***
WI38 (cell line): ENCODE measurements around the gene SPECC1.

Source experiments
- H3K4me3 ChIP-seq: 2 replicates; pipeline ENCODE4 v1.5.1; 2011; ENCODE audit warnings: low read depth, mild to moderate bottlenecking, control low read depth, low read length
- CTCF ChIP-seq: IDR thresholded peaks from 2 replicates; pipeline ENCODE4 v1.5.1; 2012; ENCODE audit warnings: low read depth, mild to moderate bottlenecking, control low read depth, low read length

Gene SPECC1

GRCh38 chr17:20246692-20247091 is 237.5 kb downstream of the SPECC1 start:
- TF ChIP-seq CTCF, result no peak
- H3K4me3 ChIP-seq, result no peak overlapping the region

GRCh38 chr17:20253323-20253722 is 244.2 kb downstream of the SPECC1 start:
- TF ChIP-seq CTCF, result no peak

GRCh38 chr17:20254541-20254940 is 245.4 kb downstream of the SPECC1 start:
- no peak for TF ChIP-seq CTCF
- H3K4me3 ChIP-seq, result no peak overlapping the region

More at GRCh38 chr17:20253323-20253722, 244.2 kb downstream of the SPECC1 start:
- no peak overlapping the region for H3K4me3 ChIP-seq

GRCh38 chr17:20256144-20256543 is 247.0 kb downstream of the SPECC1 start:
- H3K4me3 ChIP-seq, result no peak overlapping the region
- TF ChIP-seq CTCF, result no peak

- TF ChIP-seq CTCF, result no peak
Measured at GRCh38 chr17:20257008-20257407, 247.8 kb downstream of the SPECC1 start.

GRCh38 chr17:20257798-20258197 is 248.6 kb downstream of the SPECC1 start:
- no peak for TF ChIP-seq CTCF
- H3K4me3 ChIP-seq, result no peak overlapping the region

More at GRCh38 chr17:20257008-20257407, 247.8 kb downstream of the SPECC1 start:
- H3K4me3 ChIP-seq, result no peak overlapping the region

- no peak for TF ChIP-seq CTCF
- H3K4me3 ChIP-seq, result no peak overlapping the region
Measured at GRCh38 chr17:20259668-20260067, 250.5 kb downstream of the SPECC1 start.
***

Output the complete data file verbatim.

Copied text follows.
WI38 (cell line): ENCODE measurements around the gene SPECC1.

Source experiments
- H3K4me3 ChIP-seq: 2 replicates; pipeline ENCODE4 v1.5.1; 2011; ENCODE audit warnings: low read depth, mild to moderate bottlenecking, control low read depth, low read length
- CTCF ChIP-seq: IDR thresholded peaks from 2 replicates; pipeline ENCODE4 v1.5.1; 2012; ENCODE audit warnings: low read depth, mild to moderate bottlenecking, control low read depth, low read length

Gene SPECC1

GRCh38 chr17:20246692-20247091 is 237.5 kb downstream of the SPECC1 start:
- TF ChIP-seq CTCF, result no peak
- H3K4me3 ChIP-seq, result no peak overlapping the region

GRCh38 chr17:20253323-20253722 is 244.2 kb downstream of the SPECC1 start:
- TF ChIP-seq CTCF, result no peak

GRCh38 chr17:20254541-20254940 is 245.4 kb downstream of the SPECC1 start:
- no peak for TF ChIP-seq CTCF
- H3K4me3 ChIP-seq, result no peak overlapping the region

More at GRCh38 chr17:20253323-20253722, 244.2 kb downstream of the SPECC1 start:
- no peak overlapping the region for H3K4me3 ChIP-seq

GRCh38 chr17:20256144-20256543 is 247.0 kb downstream of the SPECC1 start:
- H3K4me3 ChIP-seq, result no peak overlapping the region
- TF ChIP-seq CTCF, result no peak

- TF ChIP-seq CTCF, result no peak
Measured at GRCh38 chr17:20257008-20257407, 247.8 kb downstream of the SPECC1 start.

GRCh38 chr17:20257798-20258197 is 248.6 kb downstream of the SPECC1 start:
- no peak for TF ChIP-seq CTCF
- H3K4me3 ChIP-seq, result no peak overlapping the region

More at GRCh38 chr17:20257008-20257407, 247.8 kb downstream of the SPECC1 start:
- H3K4me3 ChIP-seq, result no peak overlapping the region

- no peak for TF ChIP-seq CTCF
- H3K4me3 ChIP-seq, result no peak overlapping the region
Measured at GRCh38 chr17:20259668-20260067, 250.5 kb downstream of the SPECC1 start.